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Willem Dafoe: Loving the Alien in John Carter

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You cannot prepare for it. Your expectations may never match the reality. Willem Dafoe has played vampires, monsters, goblins (of the green variety), pervs, psychotherapists, bikers and counterfeiters running wild in Ronald Reagan's America, and even that kinda conflicted Christ guy. Now, in a very big movie about that other J.C. -- John Carter -- he plays Tars Tarkas, a towering green six-limbed martian. But here's the thing about Mr. Dafoe: He's... he's...

He's nice.

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I sat down with the man called Willem, and began by reading to him a brief passage from Edgar Rice Burroughs' A Princess of Mars, upon which Disney's John Carter is based:

I saw Tars Tarkas rise to speak, and on his face was such an expression as I had never seen upon the countenance of a green Martian warrior. It bespoke an inward and mighty battle with self, with heredity, with age-old custom, and as he opened his mouth to speak, a look almost of benignity, of kindliness, momentarily lighted up his fierce and terrible countenance.

"Excellent," replies Mr. Dafoe, opening his eyes anew. "That says a lot."

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I ask how that description of the Martian "Thark" and eventual "Jeddak" (first published a hundred years ago, in 1912) compares to Mr. Dafoe's experience of playing the character in a very high-tech, alien, yet remarkably human interpretation.

"Well, I hope there's some of that in the movie. It's really good. One of the beautiful things about Tars Tarkas is that conflict: he's kind of damned either way. Because here he is, this leader, but he has this inner feeling that he's leading the people in the wrong direction. And he's supporting a culture that's declining. But if he expresses his concerns, or he tries to assert some of these inner feelings, he probably won't be around much longer!" He laughs. "He sounds like a politician!"

Does Mr. Dafoe have an analogue in his own experience? "Nothing directly. Often, when you're conflicted about something, one of the problems is, how much do you ride it out to survive, to change it later? Or how much is that a certain kind of corruption that you don't wanna buy into, so you make a stand and you don't worry about the consequences? You do what you think is right. This is a recurring theme, I think, for us all."

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I bring up his rich rogues gallery of roles, including even his sexual manipulator in Auto Focus, which brings an amused chuckle, as he notes that we're presently in Scottsdale -- where that film's subject, Hogan's Heroes actor Bob Crane (played by Greg Kinnear), died.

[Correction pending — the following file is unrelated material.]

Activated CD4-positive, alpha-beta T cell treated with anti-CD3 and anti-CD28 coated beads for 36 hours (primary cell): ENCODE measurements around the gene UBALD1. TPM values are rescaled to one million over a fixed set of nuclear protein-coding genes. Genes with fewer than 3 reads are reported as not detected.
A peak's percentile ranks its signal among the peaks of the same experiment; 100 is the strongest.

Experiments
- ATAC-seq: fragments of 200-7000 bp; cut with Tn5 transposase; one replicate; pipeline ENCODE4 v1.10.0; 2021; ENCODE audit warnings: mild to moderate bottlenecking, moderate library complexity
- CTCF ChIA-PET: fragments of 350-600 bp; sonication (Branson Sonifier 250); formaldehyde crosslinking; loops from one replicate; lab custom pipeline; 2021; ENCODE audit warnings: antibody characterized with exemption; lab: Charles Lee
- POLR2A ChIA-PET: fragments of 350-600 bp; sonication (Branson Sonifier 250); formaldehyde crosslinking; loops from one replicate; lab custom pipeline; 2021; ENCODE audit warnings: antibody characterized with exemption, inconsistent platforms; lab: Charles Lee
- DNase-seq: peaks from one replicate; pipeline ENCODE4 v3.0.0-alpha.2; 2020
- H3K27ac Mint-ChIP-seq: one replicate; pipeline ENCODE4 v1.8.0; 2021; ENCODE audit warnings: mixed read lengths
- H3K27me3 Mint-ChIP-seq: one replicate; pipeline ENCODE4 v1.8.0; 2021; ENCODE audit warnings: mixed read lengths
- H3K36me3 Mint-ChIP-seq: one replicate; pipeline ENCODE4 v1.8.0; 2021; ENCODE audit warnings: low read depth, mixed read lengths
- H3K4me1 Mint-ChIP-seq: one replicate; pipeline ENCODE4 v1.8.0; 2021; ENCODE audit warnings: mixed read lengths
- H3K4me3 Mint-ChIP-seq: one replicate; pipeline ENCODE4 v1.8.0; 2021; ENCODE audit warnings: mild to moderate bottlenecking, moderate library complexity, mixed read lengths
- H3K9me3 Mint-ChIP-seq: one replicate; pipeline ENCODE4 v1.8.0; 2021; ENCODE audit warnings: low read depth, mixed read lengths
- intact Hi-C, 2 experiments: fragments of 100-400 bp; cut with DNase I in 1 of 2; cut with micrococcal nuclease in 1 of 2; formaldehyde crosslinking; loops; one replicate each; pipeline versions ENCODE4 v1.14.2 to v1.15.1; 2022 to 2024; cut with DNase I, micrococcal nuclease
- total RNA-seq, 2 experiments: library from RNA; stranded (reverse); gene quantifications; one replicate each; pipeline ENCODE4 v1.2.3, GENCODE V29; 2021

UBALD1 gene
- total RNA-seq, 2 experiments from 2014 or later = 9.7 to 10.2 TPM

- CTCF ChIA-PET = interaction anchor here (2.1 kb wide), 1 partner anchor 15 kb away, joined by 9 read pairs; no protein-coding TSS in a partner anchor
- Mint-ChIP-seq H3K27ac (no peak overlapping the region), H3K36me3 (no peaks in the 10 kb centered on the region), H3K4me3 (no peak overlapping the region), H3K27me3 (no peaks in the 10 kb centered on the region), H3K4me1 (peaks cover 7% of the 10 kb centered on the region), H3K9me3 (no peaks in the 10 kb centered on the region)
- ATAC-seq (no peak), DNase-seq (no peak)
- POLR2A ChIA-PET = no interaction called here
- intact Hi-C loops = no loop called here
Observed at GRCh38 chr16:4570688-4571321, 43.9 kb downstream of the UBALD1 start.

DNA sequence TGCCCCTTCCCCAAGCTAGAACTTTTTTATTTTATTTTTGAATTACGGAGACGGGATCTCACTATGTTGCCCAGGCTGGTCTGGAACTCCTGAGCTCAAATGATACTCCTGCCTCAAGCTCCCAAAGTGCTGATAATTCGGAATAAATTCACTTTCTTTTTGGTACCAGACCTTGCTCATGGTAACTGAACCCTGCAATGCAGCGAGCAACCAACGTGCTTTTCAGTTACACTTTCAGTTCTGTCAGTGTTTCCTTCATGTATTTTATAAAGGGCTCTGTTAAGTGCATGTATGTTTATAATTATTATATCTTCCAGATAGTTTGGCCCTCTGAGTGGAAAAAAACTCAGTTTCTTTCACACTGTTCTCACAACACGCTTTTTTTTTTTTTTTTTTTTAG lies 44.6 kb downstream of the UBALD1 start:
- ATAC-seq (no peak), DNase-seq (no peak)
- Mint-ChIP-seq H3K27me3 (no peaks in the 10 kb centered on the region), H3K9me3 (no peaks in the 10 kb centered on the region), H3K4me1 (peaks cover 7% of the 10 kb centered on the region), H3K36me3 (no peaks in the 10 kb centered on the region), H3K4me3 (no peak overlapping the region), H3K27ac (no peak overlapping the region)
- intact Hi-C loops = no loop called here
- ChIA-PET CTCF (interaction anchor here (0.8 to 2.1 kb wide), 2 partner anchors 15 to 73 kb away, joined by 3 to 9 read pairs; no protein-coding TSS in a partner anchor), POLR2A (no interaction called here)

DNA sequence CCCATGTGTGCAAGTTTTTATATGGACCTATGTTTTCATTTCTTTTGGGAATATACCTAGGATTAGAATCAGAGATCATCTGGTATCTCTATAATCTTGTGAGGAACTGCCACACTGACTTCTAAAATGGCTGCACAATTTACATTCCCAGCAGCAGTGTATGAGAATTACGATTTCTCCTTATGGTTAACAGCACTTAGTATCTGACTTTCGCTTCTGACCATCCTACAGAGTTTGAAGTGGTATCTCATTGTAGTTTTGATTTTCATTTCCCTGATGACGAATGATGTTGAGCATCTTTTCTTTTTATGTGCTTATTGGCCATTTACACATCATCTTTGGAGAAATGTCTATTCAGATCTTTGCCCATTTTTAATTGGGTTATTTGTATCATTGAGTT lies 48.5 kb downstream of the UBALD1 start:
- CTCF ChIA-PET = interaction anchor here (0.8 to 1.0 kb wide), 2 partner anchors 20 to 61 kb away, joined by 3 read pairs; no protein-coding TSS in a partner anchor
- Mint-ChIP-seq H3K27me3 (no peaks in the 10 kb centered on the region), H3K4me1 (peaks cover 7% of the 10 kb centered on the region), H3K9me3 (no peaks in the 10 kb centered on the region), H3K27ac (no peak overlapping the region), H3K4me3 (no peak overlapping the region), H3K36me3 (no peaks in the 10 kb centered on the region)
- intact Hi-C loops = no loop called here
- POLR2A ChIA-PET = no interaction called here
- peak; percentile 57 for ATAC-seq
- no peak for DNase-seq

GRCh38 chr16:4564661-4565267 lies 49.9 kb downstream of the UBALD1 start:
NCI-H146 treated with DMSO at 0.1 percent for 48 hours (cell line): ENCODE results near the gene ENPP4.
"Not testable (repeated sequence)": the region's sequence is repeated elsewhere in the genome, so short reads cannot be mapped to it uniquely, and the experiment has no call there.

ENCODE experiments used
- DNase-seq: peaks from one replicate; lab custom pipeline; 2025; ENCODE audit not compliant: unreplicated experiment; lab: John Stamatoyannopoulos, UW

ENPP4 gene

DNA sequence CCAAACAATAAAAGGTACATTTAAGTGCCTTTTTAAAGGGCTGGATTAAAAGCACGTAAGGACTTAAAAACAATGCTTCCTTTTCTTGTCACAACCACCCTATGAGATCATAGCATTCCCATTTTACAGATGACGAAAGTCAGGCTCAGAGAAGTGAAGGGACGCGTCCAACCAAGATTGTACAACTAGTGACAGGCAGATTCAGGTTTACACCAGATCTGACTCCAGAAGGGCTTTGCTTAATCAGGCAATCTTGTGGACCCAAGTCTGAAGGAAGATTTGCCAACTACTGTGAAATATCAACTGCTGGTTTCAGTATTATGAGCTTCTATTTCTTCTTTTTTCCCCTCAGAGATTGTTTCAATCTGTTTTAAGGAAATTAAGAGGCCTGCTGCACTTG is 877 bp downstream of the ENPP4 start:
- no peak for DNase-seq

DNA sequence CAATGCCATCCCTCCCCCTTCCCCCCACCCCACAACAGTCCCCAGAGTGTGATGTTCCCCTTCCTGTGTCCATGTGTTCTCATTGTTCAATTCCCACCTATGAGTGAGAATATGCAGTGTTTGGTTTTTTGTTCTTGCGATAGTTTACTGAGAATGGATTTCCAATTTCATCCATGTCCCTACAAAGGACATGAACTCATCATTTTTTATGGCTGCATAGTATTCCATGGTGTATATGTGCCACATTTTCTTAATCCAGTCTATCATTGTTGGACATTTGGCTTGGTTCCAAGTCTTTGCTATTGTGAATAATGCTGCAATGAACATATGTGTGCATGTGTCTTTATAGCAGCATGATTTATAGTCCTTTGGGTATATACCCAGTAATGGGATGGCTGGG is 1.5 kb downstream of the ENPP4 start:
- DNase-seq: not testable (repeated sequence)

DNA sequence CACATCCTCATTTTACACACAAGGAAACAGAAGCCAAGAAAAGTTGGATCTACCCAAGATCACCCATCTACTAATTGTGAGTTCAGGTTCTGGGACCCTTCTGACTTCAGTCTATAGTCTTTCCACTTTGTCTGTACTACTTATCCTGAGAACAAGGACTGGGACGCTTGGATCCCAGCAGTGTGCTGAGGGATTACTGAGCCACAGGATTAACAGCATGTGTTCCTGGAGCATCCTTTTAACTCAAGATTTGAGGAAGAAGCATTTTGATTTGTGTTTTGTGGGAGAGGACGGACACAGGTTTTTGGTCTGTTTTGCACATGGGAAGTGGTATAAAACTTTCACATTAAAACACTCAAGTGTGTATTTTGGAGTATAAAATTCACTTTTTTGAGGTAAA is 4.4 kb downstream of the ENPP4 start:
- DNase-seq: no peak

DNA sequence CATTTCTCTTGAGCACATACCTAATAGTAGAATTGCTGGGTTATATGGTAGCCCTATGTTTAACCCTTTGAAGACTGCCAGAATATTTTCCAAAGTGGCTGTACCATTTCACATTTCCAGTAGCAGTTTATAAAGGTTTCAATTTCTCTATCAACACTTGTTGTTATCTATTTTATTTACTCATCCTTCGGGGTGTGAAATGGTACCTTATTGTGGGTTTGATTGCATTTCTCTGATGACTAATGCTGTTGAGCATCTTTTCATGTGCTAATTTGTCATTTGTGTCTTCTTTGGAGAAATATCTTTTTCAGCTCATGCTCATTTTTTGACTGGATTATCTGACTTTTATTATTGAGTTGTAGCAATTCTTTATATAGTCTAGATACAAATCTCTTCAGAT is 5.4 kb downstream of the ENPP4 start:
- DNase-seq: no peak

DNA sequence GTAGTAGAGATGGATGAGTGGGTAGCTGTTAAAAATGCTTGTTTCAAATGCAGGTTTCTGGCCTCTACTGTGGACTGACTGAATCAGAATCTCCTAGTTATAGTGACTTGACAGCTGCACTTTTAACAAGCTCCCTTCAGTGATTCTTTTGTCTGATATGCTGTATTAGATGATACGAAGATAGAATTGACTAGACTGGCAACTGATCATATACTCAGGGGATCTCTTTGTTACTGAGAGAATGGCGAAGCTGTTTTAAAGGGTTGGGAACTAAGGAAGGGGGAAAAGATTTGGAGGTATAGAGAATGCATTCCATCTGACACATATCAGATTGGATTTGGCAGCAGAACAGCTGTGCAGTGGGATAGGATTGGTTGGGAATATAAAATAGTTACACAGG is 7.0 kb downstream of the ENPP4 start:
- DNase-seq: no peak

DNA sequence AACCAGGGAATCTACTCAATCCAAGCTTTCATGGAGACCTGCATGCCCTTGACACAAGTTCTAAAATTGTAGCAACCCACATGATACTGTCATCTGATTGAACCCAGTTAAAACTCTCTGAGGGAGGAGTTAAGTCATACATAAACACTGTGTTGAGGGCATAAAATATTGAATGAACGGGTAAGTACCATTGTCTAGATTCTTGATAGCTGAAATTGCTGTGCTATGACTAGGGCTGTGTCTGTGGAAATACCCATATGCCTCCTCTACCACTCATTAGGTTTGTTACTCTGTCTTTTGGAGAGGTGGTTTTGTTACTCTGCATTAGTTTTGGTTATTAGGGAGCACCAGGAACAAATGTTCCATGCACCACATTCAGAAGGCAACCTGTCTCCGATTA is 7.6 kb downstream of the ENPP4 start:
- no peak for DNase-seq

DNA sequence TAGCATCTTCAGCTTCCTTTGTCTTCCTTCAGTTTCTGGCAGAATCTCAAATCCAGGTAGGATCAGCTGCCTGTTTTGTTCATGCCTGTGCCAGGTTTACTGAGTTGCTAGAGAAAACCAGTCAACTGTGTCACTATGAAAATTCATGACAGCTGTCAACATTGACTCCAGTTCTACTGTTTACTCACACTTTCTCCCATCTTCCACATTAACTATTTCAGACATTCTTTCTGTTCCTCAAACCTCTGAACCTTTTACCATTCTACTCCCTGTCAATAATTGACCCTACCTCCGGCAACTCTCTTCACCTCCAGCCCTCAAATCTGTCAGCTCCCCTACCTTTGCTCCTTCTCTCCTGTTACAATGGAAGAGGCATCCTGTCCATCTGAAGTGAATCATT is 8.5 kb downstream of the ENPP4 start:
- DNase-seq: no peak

"I think that conflicted characters are the best characters," Mr. Dafoe opines in measured tones. "They are the ones that we all relate to, and through them we see ourselves, and it gives us a sense of..." he searches for the word. "Community!" he laughs again.

"And it lets us know that if we tackle these things, it may not kill us," he adds.

When I commend him on this philosophy, he broadens the topic: "All good stories are stories where we can recognize that everybody struggles, and for me those are the inspiring ones, you know? That everybody has a hard time, and where you come together around basic problems, in dealing with ways to survive this life in a pleasant way -- that's what culture's for."

I ask Mr. Dafoe if he approaches a role perceptibly based in reality differently from one based in fantasy (such as Tars Tarkas, which he performed on stilts, and in which he's completely manifested as a digitally-animated character, yet he practically owns the movie). Does his method differ?

"I think you approach them with what you have," he offers, "with the brain you have, with the psychology that's available to you. With the body that's available to you. That's all you have. What you can do, is sometimes you can put your hands into a condition that forces you to go beyond what you have. But the only way you can do that is to find those situations. I occasionally let those happen, and those are, of course, the best ones, because then you're able to do things that you couldn't even imagine."

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I attempt a curve-ball (albeit a sincere one): How does a boy from Wisconsin decide to become an actor? (And, eventually, wind up a verdant Martian giant, with tusks.)

"Uh, he doesn't," Mr. Dafoe firmly clarifies. "He doesn't. He goes from situation to situation, and people to people, and he wakes up one day, and he's 56 years-old, and he says, 'You know what? I've been doing this for a while. I guess I'm an actor!'" He laughs again. He has a very kind laugh.